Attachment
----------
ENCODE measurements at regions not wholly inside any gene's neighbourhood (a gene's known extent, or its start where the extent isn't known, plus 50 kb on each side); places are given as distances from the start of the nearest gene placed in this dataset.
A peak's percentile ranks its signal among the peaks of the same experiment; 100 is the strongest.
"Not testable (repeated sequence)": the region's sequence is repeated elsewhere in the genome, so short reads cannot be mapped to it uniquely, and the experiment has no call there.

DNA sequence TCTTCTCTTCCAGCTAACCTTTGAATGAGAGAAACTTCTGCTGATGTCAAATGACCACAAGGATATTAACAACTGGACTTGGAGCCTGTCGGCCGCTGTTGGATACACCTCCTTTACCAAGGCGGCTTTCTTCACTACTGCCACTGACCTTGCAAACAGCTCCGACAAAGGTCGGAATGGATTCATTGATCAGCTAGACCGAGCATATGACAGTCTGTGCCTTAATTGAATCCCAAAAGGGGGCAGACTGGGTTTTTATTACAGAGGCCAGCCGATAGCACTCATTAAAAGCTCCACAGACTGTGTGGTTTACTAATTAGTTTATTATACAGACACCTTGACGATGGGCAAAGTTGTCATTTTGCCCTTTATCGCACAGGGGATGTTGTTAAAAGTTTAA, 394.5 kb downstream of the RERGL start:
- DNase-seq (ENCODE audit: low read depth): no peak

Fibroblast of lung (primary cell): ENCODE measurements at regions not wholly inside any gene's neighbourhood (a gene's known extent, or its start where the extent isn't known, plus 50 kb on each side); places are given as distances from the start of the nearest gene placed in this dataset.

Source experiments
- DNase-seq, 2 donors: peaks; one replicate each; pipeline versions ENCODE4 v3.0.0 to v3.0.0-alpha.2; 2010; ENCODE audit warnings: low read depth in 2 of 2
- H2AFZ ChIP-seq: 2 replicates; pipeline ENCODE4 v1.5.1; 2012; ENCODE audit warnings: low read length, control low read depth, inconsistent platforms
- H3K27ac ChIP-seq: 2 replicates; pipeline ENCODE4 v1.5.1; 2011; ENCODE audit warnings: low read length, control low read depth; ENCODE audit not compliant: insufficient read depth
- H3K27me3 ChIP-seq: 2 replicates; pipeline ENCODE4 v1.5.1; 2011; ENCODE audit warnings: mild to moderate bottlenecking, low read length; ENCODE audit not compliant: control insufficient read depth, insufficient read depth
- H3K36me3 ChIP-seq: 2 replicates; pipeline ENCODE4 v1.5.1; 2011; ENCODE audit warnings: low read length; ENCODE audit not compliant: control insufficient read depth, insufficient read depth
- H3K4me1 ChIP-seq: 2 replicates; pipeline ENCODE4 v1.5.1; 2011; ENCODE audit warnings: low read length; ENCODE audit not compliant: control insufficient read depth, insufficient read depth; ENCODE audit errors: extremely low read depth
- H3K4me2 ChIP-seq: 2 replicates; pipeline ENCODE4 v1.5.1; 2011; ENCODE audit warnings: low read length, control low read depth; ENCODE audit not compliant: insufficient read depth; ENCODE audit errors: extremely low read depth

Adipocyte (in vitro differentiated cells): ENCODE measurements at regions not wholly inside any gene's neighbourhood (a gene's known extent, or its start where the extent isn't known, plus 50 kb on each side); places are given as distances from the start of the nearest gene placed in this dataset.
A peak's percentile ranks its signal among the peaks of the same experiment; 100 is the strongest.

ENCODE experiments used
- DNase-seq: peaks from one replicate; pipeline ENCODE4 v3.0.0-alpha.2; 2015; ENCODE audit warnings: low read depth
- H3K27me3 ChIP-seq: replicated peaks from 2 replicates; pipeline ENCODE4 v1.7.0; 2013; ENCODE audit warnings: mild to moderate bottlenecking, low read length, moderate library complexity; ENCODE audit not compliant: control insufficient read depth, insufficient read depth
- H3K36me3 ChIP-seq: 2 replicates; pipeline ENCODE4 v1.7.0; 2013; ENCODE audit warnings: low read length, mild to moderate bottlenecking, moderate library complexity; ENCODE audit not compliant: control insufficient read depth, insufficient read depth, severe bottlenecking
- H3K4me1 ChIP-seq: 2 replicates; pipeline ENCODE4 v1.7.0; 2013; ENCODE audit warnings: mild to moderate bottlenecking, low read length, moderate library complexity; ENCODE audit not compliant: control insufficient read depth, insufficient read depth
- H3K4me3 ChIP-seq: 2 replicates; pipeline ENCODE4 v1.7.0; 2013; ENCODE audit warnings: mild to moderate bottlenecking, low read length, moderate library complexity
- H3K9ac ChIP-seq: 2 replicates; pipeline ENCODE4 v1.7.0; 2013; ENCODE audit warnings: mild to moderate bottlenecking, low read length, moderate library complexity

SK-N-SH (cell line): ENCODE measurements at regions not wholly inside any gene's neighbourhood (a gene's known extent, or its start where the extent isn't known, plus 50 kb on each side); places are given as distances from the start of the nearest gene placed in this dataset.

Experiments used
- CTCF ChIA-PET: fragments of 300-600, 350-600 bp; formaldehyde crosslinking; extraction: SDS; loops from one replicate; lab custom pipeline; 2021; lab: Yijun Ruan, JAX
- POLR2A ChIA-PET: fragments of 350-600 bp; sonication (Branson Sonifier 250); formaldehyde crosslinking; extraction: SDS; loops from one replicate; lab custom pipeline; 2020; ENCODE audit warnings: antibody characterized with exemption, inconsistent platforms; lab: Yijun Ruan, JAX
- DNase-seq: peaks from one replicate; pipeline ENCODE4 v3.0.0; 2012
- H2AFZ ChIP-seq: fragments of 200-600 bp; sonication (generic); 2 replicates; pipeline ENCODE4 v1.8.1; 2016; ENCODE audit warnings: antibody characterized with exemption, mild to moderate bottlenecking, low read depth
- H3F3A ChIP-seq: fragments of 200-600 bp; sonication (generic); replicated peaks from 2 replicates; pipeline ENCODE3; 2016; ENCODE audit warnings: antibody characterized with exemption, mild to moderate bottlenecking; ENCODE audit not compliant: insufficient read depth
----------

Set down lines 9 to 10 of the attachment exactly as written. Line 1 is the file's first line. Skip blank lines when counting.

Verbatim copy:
- H2AFZ ChIP-seq: 2 replicates; pipeline ENCODE4 v1.5.1; 2012; ENCODE audit warnings: low read length, control low read depth, inconsistent platforms
- H3K27ac ChIP-seq: 2 replicates; pipeline ENCODE4 v1.5.1; 2011; ENCODE audit warnings: low read length, control low read depth; ENCODE audit not compliant: insufficient read depth